Ensuring the secrecy of the anonymous vote, 145 of the 206 House Republicans who voted wanted Cheney to remain one of the loudest faces on the House of Representatives.
Hours later, when the House voted for the committee mandate for rookie MP Marjorie Taylor Greene – this vote is a publicly registered issue – only 11 Republicans joined the unified democratic majority. When forced in public for or against Trump in public, most Republicans quickly find their way into their camp.
And while 5 percent of the Republican House was willing to blame Trump, the proportion of Senate Republicans who vote in favor of condemnation may be higher.
Mitt Romney, a Utah senator who was a GOP presidential candidate in 2012, voted against Trump’s conviction last year after the president was indicted on a separate case. Romney also voted against Rand Kentucky Senate, who tried unsuccessfully to declare the indictment of a former president unconstitutional.
Romney was joined on the Republican side by Sens. Susan Collins (Maine), Lisa Murkowski (Alaska), Pat Toomey (Pennsylvania) and Ben Sasse (Nebraska). Senator Rob Portman, of R-Ohio, voted with Paul and the other pro-government countries, but said he did so only to force a debate on the constitutionality of the trial.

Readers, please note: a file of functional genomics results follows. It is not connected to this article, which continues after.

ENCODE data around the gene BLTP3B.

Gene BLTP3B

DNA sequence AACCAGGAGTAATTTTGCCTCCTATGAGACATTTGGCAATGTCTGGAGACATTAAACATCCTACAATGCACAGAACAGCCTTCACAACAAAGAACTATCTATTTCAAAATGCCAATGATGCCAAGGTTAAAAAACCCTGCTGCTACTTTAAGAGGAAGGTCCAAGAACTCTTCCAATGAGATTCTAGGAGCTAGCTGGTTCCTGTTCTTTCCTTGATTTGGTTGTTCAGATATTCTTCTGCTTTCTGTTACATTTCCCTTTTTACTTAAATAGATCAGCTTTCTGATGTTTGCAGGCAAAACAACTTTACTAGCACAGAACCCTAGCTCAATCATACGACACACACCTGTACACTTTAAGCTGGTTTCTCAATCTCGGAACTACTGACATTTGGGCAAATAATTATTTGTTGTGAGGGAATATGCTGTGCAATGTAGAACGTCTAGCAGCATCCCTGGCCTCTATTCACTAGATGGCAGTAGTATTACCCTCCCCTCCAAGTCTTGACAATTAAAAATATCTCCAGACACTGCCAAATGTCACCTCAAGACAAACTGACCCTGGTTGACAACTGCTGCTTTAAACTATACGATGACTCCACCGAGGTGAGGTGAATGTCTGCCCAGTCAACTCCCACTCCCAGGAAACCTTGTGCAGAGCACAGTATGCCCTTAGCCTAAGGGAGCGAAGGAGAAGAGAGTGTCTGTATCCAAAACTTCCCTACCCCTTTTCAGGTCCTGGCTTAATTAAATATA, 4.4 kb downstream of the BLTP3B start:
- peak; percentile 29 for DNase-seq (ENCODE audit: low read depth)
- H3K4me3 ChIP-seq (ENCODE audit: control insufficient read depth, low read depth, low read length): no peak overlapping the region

“I was very clear that, in the words and deeds of former President Trump, he has some responsibility for what happened on January 6,” Portman said in a January 26 statement. “As the trial progresses, I will listen to the evidence presented by both parties and then make a constitutional judgment and believe it is in the best interests of the country.”
For those who bridge the partisan divide, the White House and congressional democratic majorities are likely to find better fit with the priorities of other issues.
But Rebecca Kirszner Katz, an assistant to former Senate majority leader Harry Reid (D-Nevada), said the decision of individual senators was much more due to political practicality – they feared losing the primary challenge by voting. To condemn Trump – as a principle or a legislative option.
The difference, he said, is “basically those who run for re-election and those who retire.”
Portman, Toomey and Senator Richard Burr, RN.C., will not seek re-election in 2022. Senator Richard Shelby, R-Ala. He announced on Monday that he would retire at the end of this term as well.
Steele said that even under the direction of the Trump wing, there are GOPs like Cheney, Romney and Adam Kinzinger, R-Ill., Who stood up for a more institutional wing.
“The battle lines are very sharply drawn,” Steele said. “Let’s fight this fight. But let’s just understand that this isn’t one of those situations where you fight to cling to something. You fight to get it back.”
Republican senators have a chance to define their party in the future.
“If traditional conservatives are unwilling to stand up to the president at this moment,” Howell, the GOP’s “right-wing populism party,” said.